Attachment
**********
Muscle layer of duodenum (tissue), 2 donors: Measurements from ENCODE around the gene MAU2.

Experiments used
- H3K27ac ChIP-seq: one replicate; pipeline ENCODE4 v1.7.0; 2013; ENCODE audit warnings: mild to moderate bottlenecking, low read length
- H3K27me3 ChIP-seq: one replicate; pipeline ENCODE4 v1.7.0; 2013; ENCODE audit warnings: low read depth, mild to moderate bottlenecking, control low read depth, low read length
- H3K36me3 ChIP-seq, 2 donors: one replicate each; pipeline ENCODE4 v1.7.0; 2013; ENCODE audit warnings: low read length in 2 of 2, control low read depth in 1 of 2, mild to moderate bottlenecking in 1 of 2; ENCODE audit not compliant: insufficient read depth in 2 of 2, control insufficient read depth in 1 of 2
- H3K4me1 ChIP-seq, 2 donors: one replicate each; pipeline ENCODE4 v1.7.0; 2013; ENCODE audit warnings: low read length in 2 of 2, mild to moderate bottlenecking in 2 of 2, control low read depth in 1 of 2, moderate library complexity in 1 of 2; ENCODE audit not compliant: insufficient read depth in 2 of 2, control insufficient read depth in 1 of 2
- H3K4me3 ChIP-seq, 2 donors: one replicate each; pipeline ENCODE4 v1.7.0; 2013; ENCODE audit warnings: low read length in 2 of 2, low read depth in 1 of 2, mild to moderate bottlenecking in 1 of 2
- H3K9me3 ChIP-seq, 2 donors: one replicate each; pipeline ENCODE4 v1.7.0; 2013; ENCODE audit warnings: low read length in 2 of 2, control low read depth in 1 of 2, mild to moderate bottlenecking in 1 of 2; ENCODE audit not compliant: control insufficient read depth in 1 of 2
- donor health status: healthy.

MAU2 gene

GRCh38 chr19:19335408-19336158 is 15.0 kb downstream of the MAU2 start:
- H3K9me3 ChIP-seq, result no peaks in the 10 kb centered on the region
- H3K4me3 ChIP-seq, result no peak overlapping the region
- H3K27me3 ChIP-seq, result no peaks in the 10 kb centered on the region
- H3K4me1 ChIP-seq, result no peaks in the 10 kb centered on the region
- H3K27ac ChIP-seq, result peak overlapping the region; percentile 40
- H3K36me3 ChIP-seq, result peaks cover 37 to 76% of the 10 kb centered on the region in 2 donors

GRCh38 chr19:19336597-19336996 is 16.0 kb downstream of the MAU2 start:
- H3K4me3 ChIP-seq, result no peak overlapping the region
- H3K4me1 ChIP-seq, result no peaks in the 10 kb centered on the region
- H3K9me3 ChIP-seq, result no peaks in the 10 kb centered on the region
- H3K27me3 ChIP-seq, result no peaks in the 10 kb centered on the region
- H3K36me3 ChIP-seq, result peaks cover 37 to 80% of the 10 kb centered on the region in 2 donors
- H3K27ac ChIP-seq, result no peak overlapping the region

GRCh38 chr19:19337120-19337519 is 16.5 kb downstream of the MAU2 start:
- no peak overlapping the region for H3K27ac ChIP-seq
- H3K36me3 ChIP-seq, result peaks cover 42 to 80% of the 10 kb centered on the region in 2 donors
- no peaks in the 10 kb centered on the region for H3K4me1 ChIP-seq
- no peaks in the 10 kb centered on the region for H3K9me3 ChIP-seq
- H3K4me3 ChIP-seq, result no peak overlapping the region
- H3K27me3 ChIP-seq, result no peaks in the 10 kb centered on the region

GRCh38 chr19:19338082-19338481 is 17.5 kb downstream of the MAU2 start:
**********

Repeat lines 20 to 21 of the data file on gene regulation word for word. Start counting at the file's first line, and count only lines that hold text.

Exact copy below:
- H3K4me1 ChIP-seq, result no peaks in the 10 kb centered on the region
- H3K9me3 ChIP-seq, result no peaks in the 10 kb centered on the region